native_int* r_23 = v_0;

    native_int* r_24 = 0;
    native_int* r_25 = GC_malloc(8 * sizeof(native_int));
    r_25[0] = (native_int) r_22;
    r_25[1] = (native_int) r_15;
    r_25[2] = (native_int) r_16;
    r_25[3] = (native_int) r_17;
    r_25[4] = (native_int) r_18;
    r_25[5] = (native_int) 2;
    r_25[6] = (native_int) r_23;
    r_25[7] = (native_int) r_24;
    if (n[5] == arity) goto dontexpand26;
    r_25 = ___expand(r_25, n, arity);
    dontexpand26: n=n;
    native_int* r_27 = r_25;
    native_int* r_28 = (native_int*) 7;

    native_int* r_29 = (native_int*) __fac;

    native_int* r_30 = 0;
    native_int* r_31 = GC_malloc(7 * sizeof(native_int));
    r_31[0] = (native_int) r_29;
    r_31[1] = (native_int) r_25;
    r_31[2] = (native_int) r_16;
    r_31[3] = (native_int) r_27;
    r_31[4] = (native_int) r_28;
    r_31[5] = (native_int) 1;
    r_31[6] = (native_int) r_30;
    native_int* r_32 = r_31;
    native_int* r_33 = (native_int*) 6;

    native_int* r_34 = (native_int*) __system_dsb;

    native_int* r_35 = v_0;

    static native_int r_36[5] = {(native_int) 0, (native_int) "", (native_int) "", (native_int) 1, (native_int) 1};
    native_int* r_37 = GC_malloc(8 * sizeof(native_int));
    r_37[0] = (native_int) r_34;
    r_37[1] = (native_int) r_31;
    r_37[2] = (native_int) r_16;
    r_37[3] = (native_int) r_32;
    r_37[4] = (native_int) r_33;
    r_37[5] = (native_int) 2;
    r_37[6] = (native_int) r_35;
    r_37[7] = (native_int) r_36;
    r_20 = r_37;
    goto label0;
    label0: n=n;
    r_19 = r_20;
    finally: n=n;
    return r_19;

1Without a ridiculous CPS transform ;oP. But with some small errors. ;o)

Log 012509

Fixing the back-end (hi). Small changes to the runtime (c). Getting fac.hi to compile (hi). Getting test_hof.hi to compile (c).

Thursday, January 22, 2009

Consecrated Source Code

Who, if we knew
What we receive, would either not accept
Life offered, or soon beg to lay it down.


The stage one compiler accepts its own source, identifies correctly, and can dump the AST to object files. This is great, since I was a bit worried it wouldn't be able to compile itself. (ML might run out of memory/stack space, you never know.)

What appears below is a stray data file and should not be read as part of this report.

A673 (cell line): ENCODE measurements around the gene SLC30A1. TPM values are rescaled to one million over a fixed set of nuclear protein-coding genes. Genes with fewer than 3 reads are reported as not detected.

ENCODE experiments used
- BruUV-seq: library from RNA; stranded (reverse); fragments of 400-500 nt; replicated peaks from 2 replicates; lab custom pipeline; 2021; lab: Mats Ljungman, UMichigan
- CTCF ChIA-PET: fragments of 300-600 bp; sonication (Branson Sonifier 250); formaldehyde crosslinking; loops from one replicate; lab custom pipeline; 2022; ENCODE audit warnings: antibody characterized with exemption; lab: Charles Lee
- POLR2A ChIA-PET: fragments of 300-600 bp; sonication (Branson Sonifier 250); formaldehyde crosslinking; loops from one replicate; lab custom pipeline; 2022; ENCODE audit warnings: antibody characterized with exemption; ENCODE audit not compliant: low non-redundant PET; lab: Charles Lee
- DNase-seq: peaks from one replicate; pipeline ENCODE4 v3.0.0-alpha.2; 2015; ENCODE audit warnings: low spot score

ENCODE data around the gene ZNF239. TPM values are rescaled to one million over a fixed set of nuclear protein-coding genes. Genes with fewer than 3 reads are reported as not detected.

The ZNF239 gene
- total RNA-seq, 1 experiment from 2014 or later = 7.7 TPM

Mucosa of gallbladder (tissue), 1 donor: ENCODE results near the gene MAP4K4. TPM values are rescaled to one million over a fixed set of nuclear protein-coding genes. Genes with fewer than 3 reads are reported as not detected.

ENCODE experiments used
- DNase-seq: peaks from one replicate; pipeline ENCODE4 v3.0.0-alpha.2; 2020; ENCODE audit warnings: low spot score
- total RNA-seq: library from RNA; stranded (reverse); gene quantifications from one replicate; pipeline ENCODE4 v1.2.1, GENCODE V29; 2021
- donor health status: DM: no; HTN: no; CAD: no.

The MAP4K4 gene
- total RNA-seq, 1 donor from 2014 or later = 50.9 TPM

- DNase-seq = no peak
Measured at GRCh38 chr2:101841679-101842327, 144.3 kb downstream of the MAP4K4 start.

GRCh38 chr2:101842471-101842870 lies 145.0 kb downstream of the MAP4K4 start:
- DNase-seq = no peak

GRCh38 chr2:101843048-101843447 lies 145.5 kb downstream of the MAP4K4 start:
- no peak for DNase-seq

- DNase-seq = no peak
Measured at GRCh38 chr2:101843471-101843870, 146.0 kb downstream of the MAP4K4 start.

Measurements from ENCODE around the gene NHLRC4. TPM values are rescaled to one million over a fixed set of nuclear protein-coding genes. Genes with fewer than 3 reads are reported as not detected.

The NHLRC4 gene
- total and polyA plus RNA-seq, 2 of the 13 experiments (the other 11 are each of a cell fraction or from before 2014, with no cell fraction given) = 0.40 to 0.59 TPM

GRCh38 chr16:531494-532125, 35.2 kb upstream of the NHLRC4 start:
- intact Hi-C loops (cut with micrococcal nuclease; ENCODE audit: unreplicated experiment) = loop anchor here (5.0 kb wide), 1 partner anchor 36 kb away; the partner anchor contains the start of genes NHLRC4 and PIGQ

On the top level, I can see the ML GC at work. Identify a few words, pause, identify, pause, identify, pause, ...

All is set to bootstrap, just need to fix the runtime.

Part of the stage zero compiler is a faithful, I should say: direct, translation of the operational semantics. So, I guess I can state that both operational semantics as the stage one compiler are in good shape.

Next steps: fix the linker/translation to C, as well as the bugs in the C runtime. Build a lot of small programs to test. Probably implement some small optimizations on the lambda terms. And then, ... one long, long, compile to bootstrap.

After that, conformance suits and some small fixes in the semantical analysis of stage one.

Combinatorial Explosion

Just a memory.

Have you ever been in a MDMA rush while performing the light show of a house party and being sheered at by a crowd of two thousand plus because you managed to press a series of buttons at the right moment?

Meanwhile, I was thinking about avoiding combinatorial explosion of solving nand-encoded prime factoring boolean terms.

This was a long time ago. I grew out of it, all of it.

But it was good...

Unexpected: 2+3 = ... 6!

Sloppy copy of *. FFI works, on hand crafted code.

Log 012209

Slow. Fixing dynamic loading back-end (hi). Small tests on C FFI (C). -Wall (C).

On Constants

I am weird, I read source code, just to learn. Apache, Java Swing, Clean, Haskell, gcc, ogre 3d, irrlicht, ml light, Tinyhttpd, various lisps, smv, Mozilla javascript, Helium, gtk, HOL light, ...

Invariably, with the exception of 1%, I'll find a mess. It is just a fact, people can't program, or programming is too hard.

I read the Python source to see how they handle dynamical loading of shared libraries. I wasn't sure I actually needed a cache for the handles.